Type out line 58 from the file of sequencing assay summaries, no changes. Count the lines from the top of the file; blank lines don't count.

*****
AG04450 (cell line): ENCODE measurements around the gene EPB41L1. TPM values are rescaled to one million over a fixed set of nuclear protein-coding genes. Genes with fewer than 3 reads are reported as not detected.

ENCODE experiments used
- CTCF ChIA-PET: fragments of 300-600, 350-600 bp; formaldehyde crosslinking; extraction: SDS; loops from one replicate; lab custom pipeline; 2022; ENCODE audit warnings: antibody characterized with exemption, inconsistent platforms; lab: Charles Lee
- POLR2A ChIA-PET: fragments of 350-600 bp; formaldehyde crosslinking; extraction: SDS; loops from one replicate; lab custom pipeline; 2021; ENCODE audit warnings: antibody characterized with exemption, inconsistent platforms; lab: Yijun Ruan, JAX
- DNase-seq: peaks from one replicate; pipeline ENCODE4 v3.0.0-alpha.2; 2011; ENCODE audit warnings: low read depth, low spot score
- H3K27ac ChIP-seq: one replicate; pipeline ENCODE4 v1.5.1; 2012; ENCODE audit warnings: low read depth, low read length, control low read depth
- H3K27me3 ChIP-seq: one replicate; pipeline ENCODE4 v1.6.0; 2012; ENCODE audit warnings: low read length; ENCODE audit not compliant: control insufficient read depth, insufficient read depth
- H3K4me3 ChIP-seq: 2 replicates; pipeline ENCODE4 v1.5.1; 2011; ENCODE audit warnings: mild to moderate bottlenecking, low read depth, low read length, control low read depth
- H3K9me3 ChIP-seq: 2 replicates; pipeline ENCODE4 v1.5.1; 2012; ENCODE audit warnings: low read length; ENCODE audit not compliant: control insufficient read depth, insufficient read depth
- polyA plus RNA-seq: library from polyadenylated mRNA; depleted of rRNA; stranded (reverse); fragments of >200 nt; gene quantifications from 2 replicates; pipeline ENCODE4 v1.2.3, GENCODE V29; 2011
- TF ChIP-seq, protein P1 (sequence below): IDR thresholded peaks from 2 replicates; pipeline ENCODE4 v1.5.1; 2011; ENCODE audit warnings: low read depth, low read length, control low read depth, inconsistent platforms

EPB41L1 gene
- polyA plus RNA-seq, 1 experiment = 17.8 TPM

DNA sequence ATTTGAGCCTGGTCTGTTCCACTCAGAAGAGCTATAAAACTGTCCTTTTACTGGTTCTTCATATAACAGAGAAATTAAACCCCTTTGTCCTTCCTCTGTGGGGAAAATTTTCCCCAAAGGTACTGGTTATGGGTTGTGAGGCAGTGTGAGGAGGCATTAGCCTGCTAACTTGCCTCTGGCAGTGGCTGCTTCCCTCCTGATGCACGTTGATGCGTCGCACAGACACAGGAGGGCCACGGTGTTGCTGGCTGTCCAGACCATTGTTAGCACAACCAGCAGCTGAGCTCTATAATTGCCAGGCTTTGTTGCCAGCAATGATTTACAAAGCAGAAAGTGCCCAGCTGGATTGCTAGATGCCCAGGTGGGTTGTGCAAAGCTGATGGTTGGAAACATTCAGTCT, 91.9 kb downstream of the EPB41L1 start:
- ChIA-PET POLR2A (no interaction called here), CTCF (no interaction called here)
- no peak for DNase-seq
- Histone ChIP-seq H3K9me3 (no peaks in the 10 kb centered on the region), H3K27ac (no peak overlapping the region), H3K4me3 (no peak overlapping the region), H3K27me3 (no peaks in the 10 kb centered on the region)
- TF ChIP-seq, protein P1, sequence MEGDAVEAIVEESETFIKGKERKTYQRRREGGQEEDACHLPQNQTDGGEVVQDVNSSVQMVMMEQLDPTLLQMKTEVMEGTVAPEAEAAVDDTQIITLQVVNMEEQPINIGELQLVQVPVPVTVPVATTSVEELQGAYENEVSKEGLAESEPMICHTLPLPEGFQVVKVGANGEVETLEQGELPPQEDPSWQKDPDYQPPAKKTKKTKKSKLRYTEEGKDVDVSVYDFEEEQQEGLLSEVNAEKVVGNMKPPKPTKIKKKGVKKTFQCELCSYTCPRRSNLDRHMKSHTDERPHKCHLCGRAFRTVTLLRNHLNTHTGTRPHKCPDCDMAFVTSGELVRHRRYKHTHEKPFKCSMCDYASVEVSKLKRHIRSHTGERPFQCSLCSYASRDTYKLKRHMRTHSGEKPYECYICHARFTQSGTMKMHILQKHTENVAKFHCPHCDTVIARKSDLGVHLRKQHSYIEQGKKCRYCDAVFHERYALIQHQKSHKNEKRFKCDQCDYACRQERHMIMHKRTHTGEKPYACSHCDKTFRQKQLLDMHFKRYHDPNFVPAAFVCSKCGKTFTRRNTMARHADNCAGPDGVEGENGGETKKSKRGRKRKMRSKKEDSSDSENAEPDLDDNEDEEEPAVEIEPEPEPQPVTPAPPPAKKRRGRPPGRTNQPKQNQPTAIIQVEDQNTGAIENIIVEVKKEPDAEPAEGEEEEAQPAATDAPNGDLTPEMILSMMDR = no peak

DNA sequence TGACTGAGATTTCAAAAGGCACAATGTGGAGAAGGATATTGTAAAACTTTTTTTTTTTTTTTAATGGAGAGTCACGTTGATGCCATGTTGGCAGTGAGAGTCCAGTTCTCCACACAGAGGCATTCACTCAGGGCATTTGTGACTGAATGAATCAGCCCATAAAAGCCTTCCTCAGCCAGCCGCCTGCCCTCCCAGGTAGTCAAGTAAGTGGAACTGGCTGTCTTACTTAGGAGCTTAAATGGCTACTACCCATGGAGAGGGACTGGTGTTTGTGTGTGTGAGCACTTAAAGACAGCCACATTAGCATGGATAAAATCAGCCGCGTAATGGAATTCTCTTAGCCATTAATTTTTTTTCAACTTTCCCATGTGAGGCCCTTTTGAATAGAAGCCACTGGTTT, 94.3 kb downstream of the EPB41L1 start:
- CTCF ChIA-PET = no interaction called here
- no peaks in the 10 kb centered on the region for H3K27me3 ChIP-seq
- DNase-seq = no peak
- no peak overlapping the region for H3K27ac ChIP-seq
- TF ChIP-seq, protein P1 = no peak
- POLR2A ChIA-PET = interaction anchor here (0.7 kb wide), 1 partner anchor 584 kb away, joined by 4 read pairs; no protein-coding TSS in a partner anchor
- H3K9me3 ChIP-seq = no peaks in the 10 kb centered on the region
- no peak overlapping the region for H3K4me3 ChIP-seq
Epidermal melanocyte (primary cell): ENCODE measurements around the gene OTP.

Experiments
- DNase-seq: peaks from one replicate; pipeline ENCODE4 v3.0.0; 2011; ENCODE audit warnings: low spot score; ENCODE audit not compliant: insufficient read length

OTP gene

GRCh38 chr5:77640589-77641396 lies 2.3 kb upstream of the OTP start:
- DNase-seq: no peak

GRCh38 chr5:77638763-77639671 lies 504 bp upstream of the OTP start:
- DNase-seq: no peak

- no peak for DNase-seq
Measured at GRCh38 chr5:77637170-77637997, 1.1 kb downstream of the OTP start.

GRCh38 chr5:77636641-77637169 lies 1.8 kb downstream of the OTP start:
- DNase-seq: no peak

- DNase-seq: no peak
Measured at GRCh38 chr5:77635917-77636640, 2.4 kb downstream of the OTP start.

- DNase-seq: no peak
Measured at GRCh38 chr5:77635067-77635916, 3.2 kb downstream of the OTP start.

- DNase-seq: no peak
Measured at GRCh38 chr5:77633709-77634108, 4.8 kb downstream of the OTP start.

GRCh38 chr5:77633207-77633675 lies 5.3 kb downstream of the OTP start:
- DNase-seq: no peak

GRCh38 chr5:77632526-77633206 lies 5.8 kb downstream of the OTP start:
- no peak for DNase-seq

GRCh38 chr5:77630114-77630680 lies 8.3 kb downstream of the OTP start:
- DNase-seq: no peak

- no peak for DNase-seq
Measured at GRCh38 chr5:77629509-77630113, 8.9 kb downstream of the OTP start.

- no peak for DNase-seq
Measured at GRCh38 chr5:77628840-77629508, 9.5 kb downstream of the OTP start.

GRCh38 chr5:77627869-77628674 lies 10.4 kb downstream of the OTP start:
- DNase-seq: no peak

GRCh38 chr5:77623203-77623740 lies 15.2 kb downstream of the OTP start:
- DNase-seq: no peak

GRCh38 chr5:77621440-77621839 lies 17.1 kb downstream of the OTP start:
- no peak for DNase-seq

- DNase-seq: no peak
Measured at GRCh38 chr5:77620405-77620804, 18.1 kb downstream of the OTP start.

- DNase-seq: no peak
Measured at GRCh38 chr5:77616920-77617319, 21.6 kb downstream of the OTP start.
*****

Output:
GRCh38 chr5:77623203-77623740 lies 15.2 kb downstream of the OTP start: